Wednesday last week must have been a busy day for burglars in south west London. Not only was my own little flatshare above a shop in Clapham trashed and robbed, but a few miles down the road in Richmond so was the “£5m Georgian mansion” inhabited by Jerry Hall.
That, of course, is where the similarities between the tall, blonde Texan and me end. After all, the thieves netted only a mediocre haul worth around £700 from all 4 rooms within our flatshare, but gained a bumper booty of around £7,000 from Ms Hall’s home.
Another major difference is that the police were on the scene of the Richmond raid within 10 minutes, after an alarm sensor was tripped. No such hi tech devices in our little pad and a miserable one-hour wait for the patrol car, outside in the cold and the rain on a dreary Wednesday evening for me.
Ms Hall’s robbery also made the papers, whereas my personal loss did not. And two days later when Ms Hall went back to work, her return (to the West End Stage as Mrs Robinson in “The Graduate”) was treated as triumphant and heroic. My return to work was treated rather less auspiciously.
I’m not about to say “I feel violated” or that I felt sick that my personal space had been invaded, or that I couldn’t sleep in the flat that night (all of which I have heard as common responses to being burgled). But I was damn angry.
Angry at myself for having left £150 cash in my flat (yup – call me an idiot then), angry at the landlord for having never provided adequate security or locks, but mostly angry with the thieving bastards who ruined my day (whoever they may be).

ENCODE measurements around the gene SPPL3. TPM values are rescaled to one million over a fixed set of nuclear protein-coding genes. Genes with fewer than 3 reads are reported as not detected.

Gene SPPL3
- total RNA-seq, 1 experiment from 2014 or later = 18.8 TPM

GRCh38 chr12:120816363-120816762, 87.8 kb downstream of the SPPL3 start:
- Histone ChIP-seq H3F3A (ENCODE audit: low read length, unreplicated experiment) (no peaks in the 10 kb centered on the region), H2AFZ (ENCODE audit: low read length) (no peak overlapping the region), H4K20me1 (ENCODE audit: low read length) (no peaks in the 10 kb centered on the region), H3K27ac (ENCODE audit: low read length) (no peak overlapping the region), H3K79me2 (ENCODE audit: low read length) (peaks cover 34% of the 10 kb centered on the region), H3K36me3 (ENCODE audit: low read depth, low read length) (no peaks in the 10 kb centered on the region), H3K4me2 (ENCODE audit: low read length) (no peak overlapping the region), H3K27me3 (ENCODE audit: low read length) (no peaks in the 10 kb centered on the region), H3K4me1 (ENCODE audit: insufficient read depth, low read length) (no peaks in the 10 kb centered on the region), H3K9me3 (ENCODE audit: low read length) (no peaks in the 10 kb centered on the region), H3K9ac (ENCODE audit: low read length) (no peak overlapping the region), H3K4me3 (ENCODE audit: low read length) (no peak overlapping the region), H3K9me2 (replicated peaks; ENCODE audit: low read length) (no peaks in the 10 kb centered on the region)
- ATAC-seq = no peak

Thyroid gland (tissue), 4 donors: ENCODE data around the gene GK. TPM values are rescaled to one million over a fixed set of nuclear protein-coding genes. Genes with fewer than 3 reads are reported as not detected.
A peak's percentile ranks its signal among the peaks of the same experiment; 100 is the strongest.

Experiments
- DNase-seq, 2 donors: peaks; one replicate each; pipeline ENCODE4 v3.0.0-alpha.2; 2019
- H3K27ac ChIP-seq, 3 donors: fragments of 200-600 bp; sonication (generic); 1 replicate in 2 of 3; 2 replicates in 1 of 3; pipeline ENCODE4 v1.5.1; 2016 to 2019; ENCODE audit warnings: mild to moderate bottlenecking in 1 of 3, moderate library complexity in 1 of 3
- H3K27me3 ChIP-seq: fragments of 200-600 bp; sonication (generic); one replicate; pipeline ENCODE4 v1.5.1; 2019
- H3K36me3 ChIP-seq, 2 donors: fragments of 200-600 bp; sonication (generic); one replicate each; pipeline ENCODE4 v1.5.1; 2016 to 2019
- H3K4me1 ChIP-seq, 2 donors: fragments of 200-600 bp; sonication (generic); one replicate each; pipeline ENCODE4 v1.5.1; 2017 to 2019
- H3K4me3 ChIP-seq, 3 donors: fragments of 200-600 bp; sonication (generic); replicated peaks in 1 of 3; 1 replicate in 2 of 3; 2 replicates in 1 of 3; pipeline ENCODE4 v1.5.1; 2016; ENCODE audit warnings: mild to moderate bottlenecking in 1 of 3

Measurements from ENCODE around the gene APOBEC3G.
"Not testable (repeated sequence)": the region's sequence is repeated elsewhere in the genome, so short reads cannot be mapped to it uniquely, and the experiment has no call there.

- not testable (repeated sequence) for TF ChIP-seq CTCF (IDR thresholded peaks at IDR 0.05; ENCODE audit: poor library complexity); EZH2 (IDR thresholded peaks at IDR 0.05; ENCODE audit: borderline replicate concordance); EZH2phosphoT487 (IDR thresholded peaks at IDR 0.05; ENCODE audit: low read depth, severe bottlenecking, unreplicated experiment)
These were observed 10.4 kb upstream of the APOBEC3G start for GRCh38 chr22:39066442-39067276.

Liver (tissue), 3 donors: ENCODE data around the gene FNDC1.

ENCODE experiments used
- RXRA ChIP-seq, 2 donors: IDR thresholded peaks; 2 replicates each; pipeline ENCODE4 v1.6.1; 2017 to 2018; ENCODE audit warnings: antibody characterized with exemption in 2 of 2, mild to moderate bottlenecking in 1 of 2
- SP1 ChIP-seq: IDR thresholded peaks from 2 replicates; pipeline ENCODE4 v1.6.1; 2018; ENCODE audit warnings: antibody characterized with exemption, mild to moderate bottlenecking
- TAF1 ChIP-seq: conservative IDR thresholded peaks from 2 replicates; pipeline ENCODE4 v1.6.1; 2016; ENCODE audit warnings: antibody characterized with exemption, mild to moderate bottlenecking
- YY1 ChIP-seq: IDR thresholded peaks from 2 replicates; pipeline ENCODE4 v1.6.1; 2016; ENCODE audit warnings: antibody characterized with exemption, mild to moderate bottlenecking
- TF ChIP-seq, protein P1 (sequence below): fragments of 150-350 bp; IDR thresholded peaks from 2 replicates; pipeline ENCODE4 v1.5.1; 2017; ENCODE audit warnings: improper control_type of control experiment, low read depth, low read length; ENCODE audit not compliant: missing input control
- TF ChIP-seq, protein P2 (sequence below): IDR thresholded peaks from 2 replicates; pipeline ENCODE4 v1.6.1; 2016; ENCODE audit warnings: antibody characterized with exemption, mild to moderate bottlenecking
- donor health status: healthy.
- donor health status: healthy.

Angry that they had the cheek to wander into our home in broad daylight and get away with it (with none of our neighbours having heard or seen anything, as always) and that they seemed to know so much about where our stuff was and when we would be out – an aspect that is horrifyingly frightening.
Annoyed with myself for not being insured – although when you live in bedsits and flatshares at the lower end of the property market very few people are – as was the case in our flat, apart from one chap from New Zealand who will be able to claim on his travel insurance (Lucky him).
And, lastly, annoyed for having become part of the “crime statistics” which I have so far managed to avoid in life. Despite having lived in London for over 10 years (on and off) I’ve never been burgled or robbed before, so this has been like a slap in the face for ever thinking “oh it’s all right really; I’m safe; I know how to handle myself” etc.
For the fact is that while I am at work for 8 or 9 hours a day, my ”home” is obviously not safe and never could be unless I was working from home the whole time and never went out – anywhere, ever again! Do we really have to live like this?